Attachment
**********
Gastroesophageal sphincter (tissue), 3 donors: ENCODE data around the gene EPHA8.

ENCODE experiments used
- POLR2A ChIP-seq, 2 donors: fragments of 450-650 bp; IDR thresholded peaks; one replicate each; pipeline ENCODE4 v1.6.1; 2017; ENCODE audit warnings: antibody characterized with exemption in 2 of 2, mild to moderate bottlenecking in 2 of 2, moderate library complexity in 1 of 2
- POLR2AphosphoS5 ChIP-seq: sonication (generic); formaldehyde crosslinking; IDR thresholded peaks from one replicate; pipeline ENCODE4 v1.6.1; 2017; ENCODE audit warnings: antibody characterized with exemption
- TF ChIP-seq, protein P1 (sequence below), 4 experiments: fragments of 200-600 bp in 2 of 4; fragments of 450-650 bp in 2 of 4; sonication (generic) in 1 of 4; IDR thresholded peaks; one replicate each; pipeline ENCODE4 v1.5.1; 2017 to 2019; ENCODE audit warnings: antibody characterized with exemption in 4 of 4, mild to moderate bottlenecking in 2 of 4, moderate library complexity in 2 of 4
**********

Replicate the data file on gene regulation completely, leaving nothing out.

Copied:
Gastroesophageal sphincter (tissue), 3 donors: ENCODE data around the gene EPHA8.

ENCODE experiments used
- POLR2A ChIP-seq, 2 donors: fragments of 450-650 bp; IDR thresholded peaks; one replicate each; pipeline ENCODE4 v1.6.1; 2017; ENCODE audit warnings: antibody characterized with exemption in 2 of 2, mild to moderate bottlenecking in 2 of 2, moderate library complexity in 1 of 2
- POLR2AphosphoS5 ChIP-seq: sonication (generic); formaldehyde crosslinking; IDR thresholded peaks from one replicate; pipeline ENCODE4 v1.6.1; 2017; ENCODE audit warnings: antibody characterized with exemption
- TF ChIP-seq, protein P1 (sequence below), 4 experiments: fragments of 200-600 bp in 2 of 4; fragments of 450-650 bp in 2 of 4; sonication (generic) in 1 of 4; IDR thresholded peaks; one replicate each; pipeline ENCODE4 v1.5.1; 2017 to 2019; ENCODE audit warnings: antibody characterized with exemption in 4 of 4, mild to moderate bottlenecking in 2 of 4, moderate library complexity in 2 of 4